Now that the 2013 Sprint Cup season is almost over, it's now time we take a look at NASCAR's power couple, Danica Patrick and Ricky Stenhouse (or "Stenica," if you're into that sort of thing).
When rookies come onto the scene, we don't expect as much out of them like we would Jimmie Johnson or Kyle Busch. But with that being said, we've had rookies who have set the NASCAR world on fire, like Denny Hamlin and Kasey Kahne. Unfortunately, Patrick and Stenhouse aren't of that caliber.
First, let's take a brief look at their credentials. Patrick is 31 and has seven years of IndyCar experience that yielded one win in 2008. Sixty starts in the NASCAR Nationwide Series produced one pole, one top-five, and seven top-10s. Thirty-five starts in the Sprint Cup Series has showed one pole and an eighth-place finish at Daytona in February.
Stenhouse, who will turn 26 in October, has 106 starts in the Nationwide Series with eight poles, eight wins, 39 top-fives and 62 top-10s. He won the Nationwide title in 2011 and 2012. Impressive figures for the young Roush driver, but as we have seen many times in the past, you could be the greatest Nationwide driver ever, and you could still fall flat on your face in the Sprint Cup. In 30 Sprint Cup starts for Stenhouse, he only has one pole to show for his efforts.
Neither driver has had a banner year this season, and both have had more good days than bad. Crashes have plagued Patrick, counting for all four of her 2013 DNFs. Aside from her pole at Daytona, she has only led five laps this season, all of them in the 500. Meanwhile, Stenhouse has managed to finish every 2013 event this year. He hasn't led a great number of laps this year, but he has still led more than Patrick with 29. Twenty-six of those laps were at Kansas, where he started third and finished 11th.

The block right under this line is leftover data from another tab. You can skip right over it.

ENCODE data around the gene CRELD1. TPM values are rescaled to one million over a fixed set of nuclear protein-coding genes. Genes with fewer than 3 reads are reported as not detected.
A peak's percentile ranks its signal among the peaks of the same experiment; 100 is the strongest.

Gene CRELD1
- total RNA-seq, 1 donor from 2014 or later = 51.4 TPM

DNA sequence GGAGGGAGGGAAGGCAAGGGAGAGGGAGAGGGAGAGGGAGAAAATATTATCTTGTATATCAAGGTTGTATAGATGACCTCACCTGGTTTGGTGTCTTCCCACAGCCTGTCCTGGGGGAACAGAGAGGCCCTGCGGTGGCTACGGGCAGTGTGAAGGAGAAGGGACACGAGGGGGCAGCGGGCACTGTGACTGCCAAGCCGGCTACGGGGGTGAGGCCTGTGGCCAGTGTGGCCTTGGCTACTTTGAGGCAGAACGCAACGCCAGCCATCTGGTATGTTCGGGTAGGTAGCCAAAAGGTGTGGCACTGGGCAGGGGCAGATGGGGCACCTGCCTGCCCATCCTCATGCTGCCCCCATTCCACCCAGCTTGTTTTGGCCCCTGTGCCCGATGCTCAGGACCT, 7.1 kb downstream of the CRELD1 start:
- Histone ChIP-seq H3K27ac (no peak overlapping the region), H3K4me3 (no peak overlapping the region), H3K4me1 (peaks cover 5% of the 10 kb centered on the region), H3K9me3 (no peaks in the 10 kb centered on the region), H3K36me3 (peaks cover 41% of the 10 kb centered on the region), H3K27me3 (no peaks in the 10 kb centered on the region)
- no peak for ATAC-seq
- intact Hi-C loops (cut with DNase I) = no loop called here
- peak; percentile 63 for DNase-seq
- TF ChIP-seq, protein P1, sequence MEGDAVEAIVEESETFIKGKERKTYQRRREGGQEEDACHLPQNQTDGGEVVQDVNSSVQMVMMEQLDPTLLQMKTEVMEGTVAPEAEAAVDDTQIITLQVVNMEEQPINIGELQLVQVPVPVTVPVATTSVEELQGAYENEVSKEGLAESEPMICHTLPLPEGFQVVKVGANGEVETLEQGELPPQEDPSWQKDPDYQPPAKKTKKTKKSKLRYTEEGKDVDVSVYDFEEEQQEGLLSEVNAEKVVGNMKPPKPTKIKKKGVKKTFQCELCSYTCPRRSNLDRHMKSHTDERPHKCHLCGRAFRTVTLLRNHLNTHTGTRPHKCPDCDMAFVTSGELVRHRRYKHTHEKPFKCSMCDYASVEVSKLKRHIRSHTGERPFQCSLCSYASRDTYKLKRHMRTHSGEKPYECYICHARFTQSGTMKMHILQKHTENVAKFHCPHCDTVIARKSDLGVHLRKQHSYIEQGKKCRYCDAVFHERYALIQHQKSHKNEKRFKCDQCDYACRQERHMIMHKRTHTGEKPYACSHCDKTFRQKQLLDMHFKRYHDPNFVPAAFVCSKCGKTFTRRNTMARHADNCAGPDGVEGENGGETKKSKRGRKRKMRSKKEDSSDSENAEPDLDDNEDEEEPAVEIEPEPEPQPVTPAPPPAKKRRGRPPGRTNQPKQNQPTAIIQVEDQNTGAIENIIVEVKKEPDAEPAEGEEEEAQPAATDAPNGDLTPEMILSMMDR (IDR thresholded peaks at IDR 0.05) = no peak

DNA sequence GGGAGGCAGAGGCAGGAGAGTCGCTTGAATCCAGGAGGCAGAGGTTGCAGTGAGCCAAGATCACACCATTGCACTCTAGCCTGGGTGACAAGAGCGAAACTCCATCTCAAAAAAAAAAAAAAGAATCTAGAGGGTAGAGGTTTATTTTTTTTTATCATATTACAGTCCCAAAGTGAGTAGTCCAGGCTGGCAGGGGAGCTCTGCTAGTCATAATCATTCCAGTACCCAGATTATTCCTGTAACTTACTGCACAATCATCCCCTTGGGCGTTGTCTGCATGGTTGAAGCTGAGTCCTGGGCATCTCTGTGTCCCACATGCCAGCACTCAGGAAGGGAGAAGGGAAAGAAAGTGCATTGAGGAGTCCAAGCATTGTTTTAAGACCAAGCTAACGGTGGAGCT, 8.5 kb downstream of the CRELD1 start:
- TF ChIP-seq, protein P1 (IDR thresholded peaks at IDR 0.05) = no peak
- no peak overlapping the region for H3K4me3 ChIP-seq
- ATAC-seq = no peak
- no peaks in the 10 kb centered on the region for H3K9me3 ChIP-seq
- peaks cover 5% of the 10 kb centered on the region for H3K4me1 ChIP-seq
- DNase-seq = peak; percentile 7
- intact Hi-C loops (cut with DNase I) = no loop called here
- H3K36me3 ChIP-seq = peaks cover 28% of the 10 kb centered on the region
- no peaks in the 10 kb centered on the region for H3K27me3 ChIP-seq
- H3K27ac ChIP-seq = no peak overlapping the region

Stenhouse's rookie plight seems like the plight of many other rookies before him, and there is no reason to believe that he won't do better in his sophomore season. Once again, take into account the fact that he has zero DNFs this season. Also, take into account that he is with an established team that has been in NASCAR since he was just a tyke. His team has won two Daytona 500s and the 2003 Winston Cup championship. They also won the 2000 Rookie of the Year contest with Matt Kenseth.
Patrick's climb into contender status is going to be a lot harder. She has drives for a strong organization, and despite what others may say she is a racer. She is definitely the best female racer to come along in years. But whether it is a tendency to get in over her head (media darling or not, she's not immune to doing so), lack of communication between herself and her crew, or just plain old bad luck (she does drive a green car after all), Patrick's troubles look to continue for the foreseeable future.
Another factor that looks to hurt her more than help her is the fact that she'll be the forgotten stepchild of the Stewart-Haas organization. With all the focus being shifted to two Cup champions and a Daytona 500 winner, Patrick will be the odd (wo)man out. She may have a few more shining moments in 2014, maybe more than her 2013 total. But for better or for worse, Patrick is going to be just another marketing machine to get our sport in the open. She's done nothing this season to really prove otherwise.